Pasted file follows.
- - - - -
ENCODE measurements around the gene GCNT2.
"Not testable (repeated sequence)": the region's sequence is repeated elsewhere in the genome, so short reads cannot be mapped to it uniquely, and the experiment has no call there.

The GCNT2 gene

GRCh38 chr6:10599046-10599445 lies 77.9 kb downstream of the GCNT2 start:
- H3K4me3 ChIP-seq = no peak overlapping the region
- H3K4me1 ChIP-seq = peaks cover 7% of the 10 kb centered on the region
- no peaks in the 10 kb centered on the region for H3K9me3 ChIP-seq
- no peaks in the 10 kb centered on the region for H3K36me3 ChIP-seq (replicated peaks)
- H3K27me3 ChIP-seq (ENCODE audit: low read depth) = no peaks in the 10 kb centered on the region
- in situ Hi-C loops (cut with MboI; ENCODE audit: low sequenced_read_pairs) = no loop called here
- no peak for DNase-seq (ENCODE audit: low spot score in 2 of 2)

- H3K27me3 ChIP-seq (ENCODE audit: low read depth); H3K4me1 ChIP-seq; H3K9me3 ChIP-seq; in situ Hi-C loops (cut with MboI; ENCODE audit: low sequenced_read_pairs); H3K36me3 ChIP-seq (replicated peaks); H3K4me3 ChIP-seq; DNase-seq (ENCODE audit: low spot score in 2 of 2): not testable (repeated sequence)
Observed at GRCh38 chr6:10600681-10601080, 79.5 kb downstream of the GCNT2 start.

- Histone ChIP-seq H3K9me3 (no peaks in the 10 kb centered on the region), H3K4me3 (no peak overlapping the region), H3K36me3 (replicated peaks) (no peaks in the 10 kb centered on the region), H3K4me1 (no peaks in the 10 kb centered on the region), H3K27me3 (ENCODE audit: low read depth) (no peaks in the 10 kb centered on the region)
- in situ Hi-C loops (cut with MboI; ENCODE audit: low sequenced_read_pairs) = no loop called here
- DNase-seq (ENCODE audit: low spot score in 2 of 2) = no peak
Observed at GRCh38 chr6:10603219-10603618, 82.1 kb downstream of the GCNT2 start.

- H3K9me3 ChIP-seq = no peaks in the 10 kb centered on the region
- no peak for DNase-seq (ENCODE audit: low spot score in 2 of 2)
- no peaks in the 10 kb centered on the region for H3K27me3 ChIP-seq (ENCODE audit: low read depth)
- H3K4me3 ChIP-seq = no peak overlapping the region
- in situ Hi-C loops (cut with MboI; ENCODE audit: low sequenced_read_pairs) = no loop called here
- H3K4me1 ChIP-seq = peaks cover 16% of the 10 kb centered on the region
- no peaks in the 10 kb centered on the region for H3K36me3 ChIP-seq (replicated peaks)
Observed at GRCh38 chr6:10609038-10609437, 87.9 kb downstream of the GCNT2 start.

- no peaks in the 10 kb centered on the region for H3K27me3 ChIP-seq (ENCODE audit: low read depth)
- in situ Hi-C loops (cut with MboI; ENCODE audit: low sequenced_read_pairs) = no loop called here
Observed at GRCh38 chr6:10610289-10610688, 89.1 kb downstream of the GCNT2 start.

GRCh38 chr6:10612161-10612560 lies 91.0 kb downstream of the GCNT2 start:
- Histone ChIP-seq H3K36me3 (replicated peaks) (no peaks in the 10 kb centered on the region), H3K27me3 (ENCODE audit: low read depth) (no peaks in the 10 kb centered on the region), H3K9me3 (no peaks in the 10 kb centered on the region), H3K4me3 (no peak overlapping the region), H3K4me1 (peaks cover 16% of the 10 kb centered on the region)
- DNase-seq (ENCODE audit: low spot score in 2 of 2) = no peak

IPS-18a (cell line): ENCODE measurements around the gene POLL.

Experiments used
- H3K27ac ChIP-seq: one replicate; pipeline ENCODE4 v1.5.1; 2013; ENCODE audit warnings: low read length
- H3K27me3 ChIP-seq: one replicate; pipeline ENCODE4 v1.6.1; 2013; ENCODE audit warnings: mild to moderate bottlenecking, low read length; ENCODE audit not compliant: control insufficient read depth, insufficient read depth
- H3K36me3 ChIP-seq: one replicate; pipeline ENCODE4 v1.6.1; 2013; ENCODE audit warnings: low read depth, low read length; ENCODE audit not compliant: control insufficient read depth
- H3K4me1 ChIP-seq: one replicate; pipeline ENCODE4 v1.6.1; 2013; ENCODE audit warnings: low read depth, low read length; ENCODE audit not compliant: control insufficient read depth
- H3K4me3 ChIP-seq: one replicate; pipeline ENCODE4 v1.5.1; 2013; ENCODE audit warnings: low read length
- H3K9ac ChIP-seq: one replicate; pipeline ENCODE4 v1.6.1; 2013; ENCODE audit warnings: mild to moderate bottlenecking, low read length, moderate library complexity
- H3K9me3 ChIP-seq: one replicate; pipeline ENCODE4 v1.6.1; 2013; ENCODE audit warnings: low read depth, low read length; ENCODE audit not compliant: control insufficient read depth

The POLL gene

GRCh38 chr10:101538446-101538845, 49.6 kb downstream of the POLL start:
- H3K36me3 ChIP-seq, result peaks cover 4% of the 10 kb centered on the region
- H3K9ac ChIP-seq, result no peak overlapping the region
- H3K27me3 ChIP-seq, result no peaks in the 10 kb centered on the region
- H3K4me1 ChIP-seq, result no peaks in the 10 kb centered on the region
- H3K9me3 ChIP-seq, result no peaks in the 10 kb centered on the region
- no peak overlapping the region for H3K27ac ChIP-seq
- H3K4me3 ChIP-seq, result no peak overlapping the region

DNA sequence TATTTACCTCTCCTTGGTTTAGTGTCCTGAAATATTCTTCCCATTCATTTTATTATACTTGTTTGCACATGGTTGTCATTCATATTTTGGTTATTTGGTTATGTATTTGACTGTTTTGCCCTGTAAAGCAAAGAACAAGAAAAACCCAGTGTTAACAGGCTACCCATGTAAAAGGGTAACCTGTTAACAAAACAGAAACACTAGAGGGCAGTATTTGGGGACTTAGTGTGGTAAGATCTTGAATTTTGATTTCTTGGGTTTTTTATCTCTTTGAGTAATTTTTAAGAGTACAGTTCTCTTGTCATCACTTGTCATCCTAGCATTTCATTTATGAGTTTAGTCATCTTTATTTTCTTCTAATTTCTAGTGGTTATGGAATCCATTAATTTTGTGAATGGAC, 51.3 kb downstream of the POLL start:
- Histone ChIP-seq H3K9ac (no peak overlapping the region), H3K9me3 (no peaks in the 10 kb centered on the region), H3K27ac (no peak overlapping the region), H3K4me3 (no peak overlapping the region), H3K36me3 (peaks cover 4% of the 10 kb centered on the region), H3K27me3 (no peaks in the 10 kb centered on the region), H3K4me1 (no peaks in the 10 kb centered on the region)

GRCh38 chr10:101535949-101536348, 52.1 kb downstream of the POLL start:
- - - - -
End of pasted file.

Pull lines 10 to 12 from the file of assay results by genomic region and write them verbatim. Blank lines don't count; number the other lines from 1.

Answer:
- in situ Hi-C loops (cut with MboI; ENCODE audit: low sequenced_read_pairs) = no loop called here
- no peak for DNase-seq (ENCODE audit: low spot score in 2 of 2)

- H3K27me3 ChIP-seq (ENCODE audit: low read depth); H3K4me1 ChIP-seq; H3K9me3 ChIP-seq; in situ Hi-C loops (cut with MboI; ENCODE audit: low sequenced_read_pairs); H3K36me3 ChIP-seq (replicated peaks); H3K4me3 ChIP-seq; DNase-seq (ENCODE audit: low spot score in 2 of 2): not testable (repeated sequence)